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Consumers Continue to Get Stung by Excessive Credit Union, Bank Overdraft Fees

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Washington, DCIt is a situation that continues to plague American consumers: excessive and confusing overdraft fees that are costing Americans millions of dollars in often needless debits from their accounts. Sometimes such fees and overdraft programs serve to push consumers deeper into debt. And while the big banks historically take the most heat for this issue, credit unions are not immune. To that end, in November of last year, plaintiff Mary Chambers filed a class-action Credit Union Excessive Overdraft Fees lawsuit against NASA Federal Credit Union, alleging breach of contract over the implementation of an overdraft fee program.

Excessive overdraft fees - stemming from a major bank or a credit union and thereby framing a Credit Union Lawsuit - appear to be a continuing issue in spite of various regulations passed in 2010 intended to provide more transparency. This, according to an in-depth treatment given to the issue by the International New York Times (3/1/16).

We hear the story of Angelina Lemus, a health care worker who was confused about the monthly debit of nearly a hundred dollars from her bank account. Upon investigation, it appeared that Citibank - Lemus’s lender - was using a line of credit to cover overdrafts in her account, and charging Lemus 18 percent interest on an outstanding line of credit Lemus claimed she had never signed up for in the first place. The International New York Times reports that it would have taken Lemus 13 years to pay the money back simply following the monthly payment plan.

Then there is the story of Mark Mangan, who banks with the TD Bank in Bloomfield, New Jersey. Mangan claims in the International New York Times report to have been hit with as much as $140 in overdraft fees in a single day. “[The bank’s] position is, ‘If we disclose it, we can get away with whatever the hell we want,’” Mangan told the International New York Times.

The tech consultant told the newspaper that he had noted a $35 overdraft fee that he had been charged, even though he still had sufficient funds in his account. Later in the day, Mangan withdrew $20 at the ATM from his account, but still left a few dollars in. That night, the bank processed a check for $125 Mangan had written days earlier. That would have - and indeed did - leave the account in an overdraft situation, and Mangan would have expected to have been charged an NSF fee for the bounced check. And he was…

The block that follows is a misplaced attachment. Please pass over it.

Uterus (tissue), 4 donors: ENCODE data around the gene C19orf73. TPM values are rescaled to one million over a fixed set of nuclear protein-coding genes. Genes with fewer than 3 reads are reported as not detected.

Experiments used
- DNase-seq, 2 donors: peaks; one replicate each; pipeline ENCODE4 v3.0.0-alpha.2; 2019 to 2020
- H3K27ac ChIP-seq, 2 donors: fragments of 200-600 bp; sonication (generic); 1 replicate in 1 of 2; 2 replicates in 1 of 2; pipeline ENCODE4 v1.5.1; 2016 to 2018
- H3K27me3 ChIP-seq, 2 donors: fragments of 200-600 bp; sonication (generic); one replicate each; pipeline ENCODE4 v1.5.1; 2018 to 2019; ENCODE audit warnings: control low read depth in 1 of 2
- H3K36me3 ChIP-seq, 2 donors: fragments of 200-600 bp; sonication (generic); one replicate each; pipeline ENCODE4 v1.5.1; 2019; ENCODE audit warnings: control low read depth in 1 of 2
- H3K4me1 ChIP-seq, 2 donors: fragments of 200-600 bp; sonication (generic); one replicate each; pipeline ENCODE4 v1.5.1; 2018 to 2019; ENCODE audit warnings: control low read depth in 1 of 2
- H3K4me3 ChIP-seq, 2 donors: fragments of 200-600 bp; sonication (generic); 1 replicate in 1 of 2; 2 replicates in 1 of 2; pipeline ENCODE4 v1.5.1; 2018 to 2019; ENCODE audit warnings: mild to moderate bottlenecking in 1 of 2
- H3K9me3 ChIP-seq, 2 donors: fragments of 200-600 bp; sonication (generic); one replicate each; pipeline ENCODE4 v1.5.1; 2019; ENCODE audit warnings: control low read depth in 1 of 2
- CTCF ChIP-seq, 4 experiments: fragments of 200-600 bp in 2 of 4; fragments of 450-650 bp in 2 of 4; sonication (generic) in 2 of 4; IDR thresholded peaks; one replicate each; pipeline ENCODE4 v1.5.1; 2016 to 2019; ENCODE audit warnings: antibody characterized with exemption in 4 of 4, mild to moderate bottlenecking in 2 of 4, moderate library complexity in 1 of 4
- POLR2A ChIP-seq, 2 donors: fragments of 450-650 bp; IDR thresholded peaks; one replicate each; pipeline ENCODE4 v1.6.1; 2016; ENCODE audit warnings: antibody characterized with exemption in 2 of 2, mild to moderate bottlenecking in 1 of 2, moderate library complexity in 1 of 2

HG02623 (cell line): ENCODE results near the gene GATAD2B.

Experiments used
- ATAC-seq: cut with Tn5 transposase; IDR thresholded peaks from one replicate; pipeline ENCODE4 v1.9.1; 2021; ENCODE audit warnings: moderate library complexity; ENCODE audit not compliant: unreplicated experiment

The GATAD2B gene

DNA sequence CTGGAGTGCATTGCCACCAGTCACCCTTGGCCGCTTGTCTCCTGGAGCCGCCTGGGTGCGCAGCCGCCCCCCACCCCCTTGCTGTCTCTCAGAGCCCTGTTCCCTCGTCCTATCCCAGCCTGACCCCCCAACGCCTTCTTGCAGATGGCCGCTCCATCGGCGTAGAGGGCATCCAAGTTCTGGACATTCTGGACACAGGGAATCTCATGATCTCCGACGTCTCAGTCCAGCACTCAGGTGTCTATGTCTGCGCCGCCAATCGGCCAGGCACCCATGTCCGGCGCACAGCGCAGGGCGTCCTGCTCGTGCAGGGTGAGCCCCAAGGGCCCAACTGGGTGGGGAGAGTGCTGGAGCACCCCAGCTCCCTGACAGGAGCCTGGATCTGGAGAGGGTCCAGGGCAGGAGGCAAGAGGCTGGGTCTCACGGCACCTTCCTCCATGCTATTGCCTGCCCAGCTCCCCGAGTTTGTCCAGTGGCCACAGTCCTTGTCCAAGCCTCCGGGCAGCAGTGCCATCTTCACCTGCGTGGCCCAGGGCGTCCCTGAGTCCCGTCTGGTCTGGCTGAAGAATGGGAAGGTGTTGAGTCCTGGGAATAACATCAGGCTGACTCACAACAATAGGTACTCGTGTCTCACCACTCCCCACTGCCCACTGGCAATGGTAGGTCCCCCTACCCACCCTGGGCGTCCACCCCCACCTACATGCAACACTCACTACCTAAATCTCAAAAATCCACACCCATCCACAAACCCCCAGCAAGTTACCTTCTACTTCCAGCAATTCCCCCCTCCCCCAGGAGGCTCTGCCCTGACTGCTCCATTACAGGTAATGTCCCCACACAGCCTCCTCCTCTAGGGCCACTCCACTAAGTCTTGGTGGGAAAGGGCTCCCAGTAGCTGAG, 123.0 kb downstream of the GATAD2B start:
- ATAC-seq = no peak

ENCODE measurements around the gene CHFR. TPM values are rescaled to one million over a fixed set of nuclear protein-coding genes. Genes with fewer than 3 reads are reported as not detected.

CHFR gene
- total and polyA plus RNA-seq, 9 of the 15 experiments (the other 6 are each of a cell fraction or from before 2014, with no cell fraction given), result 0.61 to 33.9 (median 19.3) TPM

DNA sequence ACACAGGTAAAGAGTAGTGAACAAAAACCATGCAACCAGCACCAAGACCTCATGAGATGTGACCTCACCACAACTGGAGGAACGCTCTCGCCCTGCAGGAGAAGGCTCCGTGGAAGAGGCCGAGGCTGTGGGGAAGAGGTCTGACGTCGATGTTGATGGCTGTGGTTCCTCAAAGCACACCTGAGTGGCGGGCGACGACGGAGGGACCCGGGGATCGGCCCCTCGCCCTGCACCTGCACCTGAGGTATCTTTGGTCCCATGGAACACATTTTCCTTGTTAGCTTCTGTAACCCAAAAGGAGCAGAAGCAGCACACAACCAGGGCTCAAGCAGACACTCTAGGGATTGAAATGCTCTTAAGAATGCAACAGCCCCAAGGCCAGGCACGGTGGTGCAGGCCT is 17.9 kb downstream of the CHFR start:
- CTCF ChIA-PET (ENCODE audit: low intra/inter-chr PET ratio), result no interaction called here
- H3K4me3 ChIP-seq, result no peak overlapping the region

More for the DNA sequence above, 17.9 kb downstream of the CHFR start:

But he was also charged an overdraft fee for the $20 withdrawal, which Mangan disputes. “I had that money in my account. I have the slip to prove it,” Mangan said.

Like those of the big banks, credit union customers are not immune to overdraft charges, as all banks and credit unions employ various programs and strategies to deal with overdrafts. The International New York Times noted that the Navy Federal Credit Union employs an overdraft protection service it dubs “OOPS,” which is strategically named “Optional Overdraft Protection Service.”

Advocates note that many consumers, most of whom make honest attempts to manage their finances wisely, have nonetheless little awareness as to how overdraft protection works - many mistakenly believing that such protection prevents withdrawals, debits and other negative transactions from going through if there are insufficient funds in place. In reality, however, there are fees and overdraft protection programs that some consumers had little clue that they had, somehow, opted into.

There has been widespread criticism of banks and credit unions employing the practice of re-ordering transactions, as they see fit, in order to maximize fees.

That has led more than a few consumers to launch an Excessive Overdraft Fees Lawsuit. The Chambers credit union lawsuit is Mary Chambers v. NASA Federal Credit Union, Case No. 1:15-cv-02013, filed November 17 of last year at US District Court, District of Columbia in Washington.

READ ABOUT CREDIT UNION EXCECESSIVE OVERDRAFT FEES LAWSUITS

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READER COMMENTS

Posted by

on
Recently TD Bank change the way they process transactions. I am a customers that lives check by check. My work checks are direct deposit on fridays each week. I pay my car every other week and now I have incurred in more than 4 overdraft fees of 35. They said this change was because customers wanted it like that. What customers rich customers? I can't not afford this and certainly I can't not afford loosing $35 dollars just like that. The only reason why haven't close my account is because I have to many payments linked to my account. I feel this NEW thing is not only afftecting me is affecting people like me and we are getting excesive overdrafts fees. We are being robbed without a gun for the little money we make.

Posted by

on
Does you suit also involve the ongoing criminal acts of Navy Federal filing fraudulent repossessions and ignores the borrower's GAP, Life Insurance, and Auto Protection Insurance taken our at the time of purchase.
See Whitaker, Et. AL., v. Navy Federal and CUNA INSURANCE COMPANY.

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